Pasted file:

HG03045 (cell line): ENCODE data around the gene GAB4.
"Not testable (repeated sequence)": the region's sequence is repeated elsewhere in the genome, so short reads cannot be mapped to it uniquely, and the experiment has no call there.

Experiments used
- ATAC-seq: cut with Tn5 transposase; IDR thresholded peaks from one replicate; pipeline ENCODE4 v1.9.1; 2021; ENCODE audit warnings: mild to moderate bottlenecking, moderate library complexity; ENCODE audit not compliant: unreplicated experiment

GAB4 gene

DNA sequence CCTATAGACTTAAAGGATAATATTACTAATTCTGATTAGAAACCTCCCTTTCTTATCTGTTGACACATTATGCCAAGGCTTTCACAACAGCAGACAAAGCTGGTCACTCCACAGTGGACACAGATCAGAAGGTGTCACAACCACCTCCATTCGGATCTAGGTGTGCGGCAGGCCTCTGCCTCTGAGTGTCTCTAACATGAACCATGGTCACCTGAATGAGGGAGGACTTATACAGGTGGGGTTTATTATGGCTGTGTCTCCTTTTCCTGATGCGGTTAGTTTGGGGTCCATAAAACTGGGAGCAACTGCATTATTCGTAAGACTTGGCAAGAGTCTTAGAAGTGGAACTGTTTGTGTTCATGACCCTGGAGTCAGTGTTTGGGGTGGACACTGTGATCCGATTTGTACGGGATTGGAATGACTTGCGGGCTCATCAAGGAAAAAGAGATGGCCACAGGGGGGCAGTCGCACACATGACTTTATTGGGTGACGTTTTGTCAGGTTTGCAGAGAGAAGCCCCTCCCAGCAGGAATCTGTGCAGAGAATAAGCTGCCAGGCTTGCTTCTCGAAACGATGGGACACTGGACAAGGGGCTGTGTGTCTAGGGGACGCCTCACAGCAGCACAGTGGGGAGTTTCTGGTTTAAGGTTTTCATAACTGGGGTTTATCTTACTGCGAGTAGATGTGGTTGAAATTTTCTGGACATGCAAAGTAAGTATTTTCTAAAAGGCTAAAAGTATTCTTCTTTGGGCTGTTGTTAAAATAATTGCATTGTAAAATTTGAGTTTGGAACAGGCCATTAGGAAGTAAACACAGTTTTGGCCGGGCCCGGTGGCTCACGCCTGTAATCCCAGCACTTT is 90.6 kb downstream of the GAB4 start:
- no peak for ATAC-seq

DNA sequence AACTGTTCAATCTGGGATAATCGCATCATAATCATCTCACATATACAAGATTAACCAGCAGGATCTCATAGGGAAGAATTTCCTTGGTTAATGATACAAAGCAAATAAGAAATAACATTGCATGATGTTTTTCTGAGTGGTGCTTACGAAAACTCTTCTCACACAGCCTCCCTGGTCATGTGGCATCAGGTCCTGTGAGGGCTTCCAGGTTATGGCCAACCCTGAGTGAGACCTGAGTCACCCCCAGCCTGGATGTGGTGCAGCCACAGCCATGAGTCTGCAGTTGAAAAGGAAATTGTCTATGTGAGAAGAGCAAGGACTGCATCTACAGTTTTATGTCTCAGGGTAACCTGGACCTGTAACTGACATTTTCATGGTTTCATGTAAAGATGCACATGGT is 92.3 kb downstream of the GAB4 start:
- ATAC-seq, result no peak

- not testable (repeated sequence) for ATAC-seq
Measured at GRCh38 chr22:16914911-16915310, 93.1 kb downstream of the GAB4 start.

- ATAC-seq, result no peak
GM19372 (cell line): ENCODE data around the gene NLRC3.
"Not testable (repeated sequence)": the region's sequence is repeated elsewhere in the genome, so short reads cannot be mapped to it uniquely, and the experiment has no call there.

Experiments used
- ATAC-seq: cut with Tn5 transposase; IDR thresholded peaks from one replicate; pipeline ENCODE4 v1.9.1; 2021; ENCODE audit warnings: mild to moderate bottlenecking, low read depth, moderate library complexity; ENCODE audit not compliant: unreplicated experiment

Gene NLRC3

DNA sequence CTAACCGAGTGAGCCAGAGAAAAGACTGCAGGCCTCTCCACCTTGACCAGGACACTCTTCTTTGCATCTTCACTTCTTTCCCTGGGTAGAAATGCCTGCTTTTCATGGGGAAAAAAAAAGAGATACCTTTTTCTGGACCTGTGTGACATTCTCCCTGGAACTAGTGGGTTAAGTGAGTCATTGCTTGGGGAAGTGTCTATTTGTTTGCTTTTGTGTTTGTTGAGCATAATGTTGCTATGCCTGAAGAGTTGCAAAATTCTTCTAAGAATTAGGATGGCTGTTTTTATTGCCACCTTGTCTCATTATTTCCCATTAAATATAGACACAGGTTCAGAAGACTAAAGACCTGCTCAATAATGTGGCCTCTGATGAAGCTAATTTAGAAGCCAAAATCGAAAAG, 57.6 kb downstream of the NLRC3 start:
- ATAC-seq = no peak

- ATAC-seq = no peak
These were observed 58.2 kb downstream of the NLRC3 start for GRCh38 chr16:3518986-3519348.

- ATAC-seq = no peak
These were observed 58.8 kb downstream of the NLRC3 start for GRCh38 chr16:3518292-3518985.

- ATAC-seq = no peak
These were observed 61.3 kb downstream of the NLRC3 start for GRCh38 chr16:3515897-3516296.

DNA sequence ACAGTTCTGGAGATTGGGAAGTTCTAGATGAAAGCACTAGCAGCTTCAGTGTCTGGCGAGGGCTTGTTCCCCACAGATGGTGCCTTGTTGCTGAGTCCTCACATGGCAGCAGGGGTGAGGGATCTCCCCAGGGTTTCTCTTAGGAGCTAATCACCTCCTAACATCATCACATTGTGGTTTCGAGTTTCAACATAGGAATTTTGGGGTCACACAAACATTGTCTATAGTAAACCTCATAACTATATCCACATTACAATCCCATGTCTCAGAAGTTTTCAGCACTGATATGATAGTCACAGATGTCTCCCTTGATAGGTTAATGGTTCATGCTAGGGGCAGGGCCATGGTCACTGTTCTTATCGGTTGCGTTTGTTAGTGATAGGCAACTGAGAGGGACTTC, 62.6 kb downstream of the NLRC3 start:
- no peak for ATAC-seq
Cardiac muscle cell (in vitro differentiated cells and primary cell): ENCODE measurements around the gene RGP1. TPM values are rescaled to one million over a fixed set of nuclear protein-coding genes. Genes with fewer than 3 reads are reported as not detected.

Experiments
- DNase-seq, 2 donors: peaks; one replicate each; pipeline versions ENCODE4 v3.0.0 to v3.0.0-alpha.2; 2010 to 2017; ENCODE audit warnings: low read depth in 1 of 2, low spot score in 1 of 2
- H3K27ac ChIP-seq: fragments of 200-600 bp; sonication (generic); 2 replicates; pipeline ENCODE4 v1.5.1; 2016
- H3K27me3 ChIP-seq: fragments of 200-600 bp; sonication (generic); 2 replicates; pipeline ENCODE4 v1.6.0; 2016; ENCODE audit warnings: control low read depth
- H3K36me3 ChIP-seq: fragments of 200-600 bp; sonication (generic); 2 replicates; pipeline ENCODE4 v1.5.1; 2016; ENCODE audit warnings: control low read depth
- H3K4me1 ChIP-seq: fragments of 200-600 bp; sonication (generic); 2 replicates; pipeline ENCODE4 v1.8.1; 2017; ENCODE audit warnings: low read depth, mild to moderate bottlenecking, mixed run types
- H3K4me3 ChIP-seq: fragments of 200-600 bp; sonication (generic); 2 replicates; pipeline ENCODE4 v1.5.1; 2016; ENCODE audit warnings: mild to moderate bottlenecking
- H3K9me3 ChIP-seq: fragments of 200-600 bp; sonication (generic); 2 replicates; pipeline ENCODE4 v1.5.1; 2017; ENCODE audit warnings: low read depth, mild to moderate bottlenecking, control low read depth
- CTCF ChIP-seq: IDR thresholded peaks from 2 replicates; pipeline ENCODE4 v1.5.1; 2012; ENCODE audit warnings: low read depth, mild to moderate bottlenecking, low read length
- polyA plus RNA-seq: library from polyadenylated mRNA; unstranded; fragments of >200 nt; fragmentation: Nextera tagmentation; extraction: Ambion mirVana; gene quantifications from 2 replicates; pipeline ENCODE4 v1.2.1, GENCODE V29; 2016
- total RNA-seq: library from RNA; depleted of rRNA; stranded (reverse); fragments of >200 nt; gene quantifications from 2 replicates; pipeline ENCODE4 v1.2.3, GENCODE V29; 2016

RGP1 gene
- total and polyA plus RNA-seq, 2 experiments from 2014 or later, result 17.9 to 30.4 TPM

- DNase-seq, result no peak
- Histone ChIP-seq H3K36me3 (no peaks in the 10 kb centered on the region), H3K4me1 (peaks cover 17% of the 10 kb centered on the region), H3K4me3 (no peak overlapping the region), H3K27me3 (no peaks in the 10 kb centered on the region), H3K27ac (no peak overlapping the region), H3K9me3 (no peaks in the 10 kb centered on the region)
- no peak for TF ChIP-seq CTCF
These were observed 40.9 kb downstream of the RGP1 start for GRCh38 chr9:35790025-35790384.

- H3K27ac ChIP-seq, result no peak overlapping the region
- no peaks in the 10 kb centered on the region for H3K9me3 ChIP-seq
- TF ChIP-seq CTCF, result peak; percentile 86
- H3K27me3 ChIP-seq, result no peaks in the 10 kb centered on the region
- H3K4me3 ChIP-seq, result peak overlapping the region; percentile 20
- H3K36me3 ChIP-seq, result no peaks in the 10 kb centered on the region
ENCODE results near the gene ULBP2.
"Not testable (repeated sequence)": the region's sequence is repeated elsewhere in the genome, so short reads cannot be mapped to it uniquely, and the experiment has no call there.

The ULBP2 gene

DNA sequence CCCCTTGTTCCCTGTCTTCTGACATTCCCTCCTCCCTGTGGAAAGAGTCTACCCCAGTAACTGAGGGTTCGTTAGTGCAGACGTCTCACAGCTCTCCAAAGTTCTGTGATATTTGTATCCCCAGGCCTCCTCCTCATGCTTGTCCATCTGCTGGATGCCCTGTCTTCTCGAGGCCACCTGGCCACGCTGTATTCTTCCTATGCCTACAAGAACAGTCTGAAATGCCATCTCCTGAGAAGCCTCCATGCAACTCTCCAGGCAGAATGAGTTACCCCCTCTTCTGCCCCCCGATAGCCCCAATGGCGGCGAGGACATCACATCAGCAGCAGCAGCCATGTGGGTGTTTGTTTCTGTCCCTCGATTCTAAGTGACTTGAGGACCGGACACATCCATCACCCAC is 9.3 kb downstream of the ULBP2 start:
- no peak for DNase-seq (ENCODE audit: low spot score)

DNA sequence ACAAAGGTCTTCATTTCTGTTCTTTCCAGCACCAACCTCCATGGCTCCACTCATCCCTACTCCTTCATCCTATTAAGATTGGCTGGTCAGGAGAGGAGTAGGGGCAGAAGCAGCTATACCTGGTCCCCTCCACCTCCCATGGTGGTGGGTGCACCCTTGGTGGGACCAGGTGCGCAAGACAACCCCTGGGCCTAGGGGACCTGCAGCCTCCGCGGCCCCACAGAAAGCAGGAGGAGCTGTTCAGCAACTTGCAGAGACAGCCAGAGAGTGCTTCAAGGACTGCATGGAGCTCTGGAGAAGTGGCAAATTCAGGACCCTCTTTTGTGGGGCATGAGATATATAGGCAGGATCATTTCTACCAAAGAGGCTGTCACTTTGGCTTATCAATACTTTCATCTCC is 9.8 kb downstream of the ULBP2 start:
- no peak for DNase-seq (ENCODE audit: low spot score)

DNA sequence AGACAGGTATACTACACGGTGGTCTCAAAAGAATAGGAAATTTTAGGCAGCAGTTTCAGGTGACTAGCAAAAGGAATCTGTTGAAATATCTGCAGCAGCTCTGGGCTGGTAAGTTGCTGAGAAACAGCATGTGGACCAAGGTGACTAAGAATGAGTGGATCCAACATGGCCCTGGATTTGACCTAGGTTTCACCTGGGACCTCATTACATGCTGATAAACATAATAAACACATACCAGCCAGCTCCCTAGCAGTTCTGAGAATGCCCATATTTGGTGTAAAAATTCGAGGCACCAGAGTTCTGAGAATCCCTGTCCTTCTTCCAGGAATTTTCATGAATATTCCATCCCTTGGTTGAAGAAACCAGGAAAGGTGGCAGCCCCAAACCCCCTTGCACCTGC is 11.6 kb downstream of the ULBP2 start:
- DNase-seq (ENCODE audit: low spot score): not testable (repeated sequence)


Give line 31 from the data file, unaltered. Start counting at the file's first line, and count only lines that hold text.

- H3K27ac ChIP-seq: fragments of 200-600 bp; sonication (generic); 2 replicates; pipeline ENCODE4 v1.5.1; 2016